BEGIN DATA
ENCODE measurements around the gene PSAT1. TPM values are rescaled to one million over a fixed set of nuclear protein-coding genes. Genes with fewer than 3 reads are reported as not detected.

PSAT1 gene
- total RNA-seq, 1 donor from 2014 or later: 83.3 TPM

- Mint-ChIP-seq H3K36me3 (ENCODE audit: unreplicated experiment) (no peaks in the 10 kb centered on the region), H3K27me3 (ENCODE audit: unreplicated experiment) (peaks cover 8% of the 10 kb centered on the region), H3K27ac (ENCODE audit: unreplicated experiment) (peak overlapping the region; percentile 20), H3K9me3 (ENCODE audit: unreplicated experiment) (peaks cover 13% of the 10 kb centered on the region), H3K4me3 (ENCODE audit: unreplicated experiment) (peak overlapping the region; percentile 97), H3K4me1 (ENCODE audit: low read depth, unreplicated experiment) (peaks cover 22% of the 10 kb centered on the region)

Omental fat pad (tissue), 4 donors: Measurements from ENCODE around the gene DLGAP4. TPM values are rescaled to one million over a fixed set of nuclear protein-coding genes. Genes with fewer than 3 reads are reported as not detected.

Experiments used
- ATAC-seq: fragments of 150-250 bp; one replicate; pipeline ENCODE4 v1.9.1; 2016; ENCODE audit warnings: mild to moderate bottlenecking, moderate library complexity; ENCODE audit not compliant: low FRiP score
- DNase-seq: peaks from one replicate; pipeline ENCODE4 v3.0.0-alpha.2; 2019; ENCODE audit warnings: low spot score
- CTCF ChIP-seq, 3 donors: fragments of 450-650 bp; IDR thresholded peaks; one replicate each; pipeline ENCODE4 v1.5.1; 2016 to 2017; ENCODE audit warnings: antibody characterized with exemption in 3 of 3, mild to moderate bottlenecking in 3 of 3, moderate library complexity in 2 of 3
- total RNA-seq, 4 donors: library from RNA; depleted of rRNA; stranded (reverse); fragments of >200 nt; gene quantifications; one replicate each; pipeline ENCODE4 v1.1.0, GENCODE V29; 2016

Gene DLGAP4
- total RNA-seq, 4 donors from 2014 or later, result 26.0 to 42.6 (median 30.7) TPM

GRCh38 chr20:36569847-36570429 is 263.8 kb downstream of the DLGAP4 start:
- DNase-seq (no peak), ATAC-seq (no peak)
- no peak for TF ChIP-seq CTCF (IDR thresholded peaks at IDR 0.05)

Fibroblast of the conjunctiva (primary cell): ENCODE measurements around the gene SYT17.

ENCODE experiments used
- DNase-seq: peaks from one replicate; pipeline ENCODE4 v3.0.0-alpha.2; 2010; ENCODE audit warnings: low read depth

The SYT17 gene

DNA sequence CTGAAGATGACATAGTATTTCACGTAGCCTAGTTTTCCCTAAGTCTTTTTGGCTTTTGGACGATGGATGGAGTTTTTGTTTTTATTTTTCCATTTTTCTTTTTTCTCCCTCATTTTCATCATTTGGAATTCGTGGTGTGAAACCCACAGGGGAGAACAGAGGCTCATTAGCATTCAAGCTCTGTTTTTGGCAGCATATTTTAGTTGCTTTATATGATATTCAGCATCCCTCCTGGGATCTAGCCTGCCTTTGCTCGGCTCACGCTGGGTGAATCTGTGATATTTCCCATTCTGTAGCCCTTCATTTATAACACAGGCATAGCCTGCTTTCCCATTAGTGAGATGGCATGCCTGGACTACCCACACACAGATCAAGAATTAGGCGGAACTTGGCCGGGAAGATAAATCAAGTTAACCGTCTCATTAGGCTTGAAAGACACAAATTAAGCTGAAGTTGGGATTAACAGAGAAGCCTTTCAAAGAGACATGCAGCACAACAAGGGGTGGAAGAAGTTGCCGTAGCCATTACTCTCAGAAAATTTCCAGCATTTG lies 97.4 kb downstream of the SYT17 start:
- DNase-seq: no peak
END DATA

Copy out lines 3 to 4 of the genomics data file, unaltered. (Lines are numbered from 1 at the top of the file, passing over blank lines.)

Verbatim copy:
- total RNA-seq, 1 donor from 2014 or later: 83.3 TPM

- Mint-ChIP-seq H3K36me3 (ENCODE audit: unreplicated experiment) (no peaks in the 10 kb centered on the region), H3K27me3 (ENCODE audit: unreplicated experiment) (peaks cover 8% of the 10 kb centered on the region), H3K27ac (ENCODE audit: unreplicated experiment) (peak overlapping the region; percentile 20), H3K9me3 (ENCODE audit: unreplicated experiment) (peaks cover 13% of the 10 kb centered on the region), H3K4me3 (ENCODE audit: unreplicated experiment) (peak overlapping the region; percentile 97), H3K4me1 (ENCODE audit: low read depth, unreplicated experiment) (peaks cover 22% of the 10 kb centered on the region)